Cabinet Minister questions Commission's legitimacy

Belgium's Minister for State Enterprises, Paul Magnette (Francophone socialist), has lashed out at the European Commissioner for Economic and Monetary Affairs, Finland's Olli Rehn. Mr Magnette says that with its strict economic and budgetary measures the European Commission is leading Europe straight towards a fifteen year recession.

Mr Magnette, who also doubles as the Belgian International Development Minister, adds that the Commission does not possess the necessary democratic legitimacy.

Last week the European Commission questioned several of Belgium's budgetary calculations. Following days of talks with the Commission the government decided to freeze 1.3 billion in government expenditure in anticipation of February's spending review.

Mr Magnette rejects this interference: "It's not just because Europe says it's so that it is so. We do not agree with the Commission's calculations and we will continue to say: 'the economic policy you are pursuing is not the right one'".

The senior Francophone socialist also raises questions about the Commission’s democratic legitimacy: "Who is this Mr Rehn? Who has ever seen his face? Who knows where he comes from and what his track record is. Nobody. Meanwhile he is telling us which economic policy to pursue."

Mr Magnette acknowledges that Belgium's budget deficit is in excess of 3%, but insists that it is up to Belgium to decide how it can be reduced: "The European Commission is going too far in deciding which measures we should take. Should we really cut expenditure? Shouldn't we rather seek fresh revenue?"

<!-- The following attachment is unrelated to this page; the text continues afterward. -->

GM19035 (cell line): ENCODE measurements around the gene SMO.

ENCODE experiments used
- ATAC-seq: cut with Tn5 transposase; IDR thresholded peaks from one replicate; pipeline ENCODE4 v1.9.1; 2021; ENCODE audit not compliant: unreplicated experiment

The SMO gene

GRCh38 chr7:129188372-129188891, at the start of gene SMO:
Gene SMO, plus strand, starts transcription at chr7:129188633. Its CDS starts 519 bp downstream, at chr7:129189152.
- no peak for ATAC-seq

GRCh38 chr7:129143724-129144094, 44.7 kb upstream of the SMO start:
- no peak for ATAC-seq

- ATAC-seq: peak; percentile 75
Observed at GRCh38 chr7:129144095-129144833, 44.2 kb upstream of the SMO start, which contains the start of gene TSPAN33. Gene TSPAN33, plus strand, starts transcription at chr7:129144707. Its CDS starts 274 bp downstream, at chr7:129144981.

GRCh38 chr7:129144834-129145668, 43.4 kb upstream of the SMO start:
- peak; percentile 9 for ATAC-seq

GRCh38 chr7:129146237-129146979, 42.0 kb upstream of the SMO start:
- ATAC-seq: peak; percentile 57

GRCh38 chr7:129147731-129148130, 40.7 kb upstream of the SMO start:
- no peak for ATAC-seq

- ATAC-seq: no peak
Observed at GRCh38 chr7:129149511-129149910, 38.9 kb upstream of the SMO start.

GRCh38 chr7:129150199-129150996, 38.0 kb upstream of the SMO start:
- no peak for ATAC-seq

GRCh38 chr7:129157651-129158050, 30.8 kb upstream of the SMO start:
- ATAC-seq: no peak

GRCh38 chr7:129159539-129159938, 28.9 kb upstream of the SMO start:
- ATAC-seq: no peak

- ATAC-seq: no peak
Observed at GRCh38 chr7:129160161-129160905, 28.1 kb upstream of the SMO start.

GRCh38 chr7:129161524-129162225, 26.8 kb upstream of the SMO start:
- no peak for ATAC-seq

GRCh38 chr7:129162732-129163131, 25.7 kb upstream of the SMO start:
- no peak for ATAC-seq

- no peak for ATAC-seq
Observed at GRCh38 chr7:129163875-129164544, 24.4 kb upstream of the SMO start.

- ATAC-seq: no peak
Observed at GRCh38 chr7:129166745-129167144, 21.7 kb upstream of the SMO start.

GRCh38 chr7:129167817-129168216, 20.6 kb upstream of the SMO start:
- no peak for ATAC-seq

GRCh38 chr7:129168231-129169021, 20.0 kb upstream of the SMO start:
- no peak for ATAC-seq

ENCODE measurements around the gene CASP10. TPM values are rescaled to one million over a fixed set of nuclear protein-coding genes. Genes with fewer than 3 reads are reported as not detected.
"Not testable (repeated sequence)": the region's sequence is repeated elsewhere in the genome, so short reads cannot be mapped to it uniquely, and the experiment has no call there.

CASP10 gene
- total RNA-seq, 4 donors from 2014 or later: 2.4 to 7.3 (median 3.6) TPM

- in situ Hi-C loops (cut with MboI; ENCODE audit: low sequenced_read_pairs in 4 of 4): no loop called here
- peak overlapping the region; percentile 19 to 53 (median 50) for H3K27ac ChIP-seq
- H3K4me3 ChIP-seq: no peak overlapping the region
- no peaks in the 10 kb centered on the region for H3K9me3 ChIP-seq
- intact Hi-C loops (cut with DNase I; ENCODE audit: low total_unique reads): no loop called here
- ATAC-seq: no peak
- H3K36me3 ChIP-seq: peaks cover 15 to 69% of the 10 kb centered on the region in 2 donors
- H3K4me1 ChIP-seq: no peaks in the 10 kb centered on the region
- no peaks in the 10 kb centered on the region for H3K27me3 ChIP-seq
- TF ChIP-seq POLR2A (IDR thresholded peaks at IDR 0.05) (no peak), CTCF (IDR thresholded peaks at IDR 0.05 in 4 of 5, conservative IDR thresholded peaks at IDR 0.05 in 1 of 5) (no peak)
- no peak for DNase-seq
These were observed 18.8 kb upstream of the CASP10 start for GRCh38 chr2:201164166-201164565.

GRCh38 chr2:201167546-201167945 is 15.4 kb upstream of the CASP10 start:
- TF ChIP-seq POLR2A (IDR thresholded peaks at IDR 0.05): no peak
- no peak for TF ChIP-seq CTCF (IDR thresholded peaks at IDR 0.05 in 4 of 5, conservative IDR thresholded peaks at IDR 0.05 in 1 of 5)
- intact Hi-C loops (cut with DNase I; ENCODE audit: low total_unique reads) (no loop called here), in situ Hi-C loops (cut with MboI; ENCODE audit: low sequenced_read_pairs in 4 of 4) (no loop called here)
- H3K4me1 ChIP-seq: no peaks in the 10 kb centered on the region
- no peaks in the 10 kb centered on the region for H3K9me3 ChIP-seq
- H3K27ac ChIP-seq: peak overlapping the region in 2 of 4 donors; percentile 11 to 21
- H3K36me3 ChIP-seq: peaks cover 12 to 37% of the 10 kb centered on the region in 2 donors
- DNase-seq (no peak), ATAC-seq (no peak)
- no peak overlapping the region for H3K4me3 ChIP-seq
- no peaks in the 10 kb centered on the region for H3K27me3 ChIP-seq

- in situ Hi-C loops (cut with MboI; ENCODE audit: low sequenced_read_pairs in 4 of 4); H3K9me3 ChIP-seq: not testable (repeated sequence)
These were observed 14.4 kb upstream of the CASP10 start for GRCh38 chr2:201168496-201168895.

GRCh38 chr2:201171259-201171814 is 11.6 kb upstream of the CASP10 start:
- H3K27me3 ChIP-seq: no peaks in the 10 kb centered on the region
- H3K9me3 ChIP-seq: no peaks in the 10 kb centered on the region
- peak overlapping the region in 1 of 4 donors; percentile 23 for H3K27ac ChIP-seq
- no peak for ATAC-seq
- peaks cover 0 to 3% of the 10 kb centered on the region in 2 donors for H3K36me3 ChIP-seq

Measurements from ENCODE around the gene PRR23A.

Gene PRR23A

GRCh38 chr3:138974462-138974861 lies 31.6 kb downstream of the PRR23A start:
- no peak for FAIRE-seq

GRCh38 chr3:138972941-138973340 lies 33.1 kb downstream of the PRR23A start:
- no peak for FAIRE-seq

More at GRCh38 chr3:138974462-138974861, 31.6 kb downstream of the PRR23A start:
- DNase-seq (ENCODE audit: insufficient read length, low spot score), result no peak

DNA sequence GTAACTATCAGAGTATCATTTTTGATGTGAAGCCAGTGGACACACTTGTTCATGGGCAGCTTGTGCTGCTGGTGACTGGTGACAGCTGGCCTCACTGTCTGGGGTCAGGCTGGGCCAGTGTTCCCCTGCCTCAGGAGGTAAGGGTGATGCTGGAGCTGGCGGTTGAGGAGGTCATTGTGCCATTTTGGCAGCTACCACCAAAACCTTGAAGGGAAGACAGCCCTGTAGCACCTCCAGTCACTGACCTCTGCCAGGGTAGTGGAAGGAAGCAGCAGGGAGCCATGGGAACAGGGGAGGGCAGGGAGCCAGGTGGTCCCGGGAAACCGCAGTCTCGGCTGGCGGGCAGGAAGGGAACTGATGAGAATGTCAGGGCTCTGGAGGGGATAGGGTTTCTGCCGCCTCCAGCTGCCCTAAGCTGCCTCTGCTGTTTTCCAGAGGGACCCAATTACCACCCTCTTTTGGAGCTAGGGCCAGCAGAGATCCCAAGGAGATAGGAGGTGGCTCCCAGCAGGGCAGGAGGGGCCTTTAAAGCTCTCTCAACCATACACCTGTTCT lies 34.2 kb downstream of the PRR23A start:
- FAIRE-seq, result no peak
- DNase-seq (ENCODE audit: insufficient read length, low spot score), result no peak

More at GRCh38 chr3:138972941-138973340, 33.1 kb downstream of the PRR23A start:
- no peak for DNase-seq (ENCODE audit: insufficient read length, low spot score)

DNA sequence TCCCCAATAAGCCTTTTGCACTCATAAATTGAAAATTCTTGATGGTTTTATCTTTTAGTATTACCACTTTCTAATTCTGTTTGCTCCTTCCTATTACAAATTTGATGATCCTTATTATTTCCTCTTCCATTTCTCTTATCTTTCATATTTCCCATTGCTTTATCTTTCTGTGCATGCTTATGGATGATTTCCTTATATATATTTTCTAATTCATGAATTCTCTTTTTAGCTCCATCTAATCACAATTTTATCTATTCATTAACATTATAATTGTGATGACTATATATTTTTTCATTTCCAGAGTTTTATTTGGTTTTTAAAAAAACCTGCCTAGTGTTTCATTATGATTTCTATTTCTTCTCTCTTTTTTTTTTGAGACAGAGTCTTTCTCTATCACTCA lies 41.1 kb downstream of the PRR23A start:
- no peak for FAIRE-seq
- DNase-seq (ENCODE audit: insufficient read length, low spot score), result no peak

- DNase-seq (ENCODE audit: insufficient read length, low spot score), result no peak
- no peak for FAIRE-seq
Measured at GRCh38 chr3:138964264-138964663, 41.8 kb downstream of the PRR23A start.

The Prime Minister, Elio Di Rupo (Francophone socialist), has distanced himself from the pronouncements of his party colleague and fellow minister Paul Magnette.

Mr Di Rupo told lawmakers that he liked to maintain constructive relations with the European Commission and European Union bodies. Speaking during PMQs Mr Di Rupo insisted that that was the position of the entire government. He reminded lawmakers of Belgium’s longstanding pro-European stance and stressed that this was in our interest: "Everybody has a right to his own opinion, but Europe is our common basis. EU membership protects us against wild speculation."

The Prime Minister said that the dialogue with the European Commission was excellent: "With regard to the spending review we can rejoice at the good co-operation between government and Commission."

The Prime Minister is not the only person upset by Mr Magnette's words. There has been a furious reaction from the governing liberals. Opposition MPs too attacked Mr Magnette.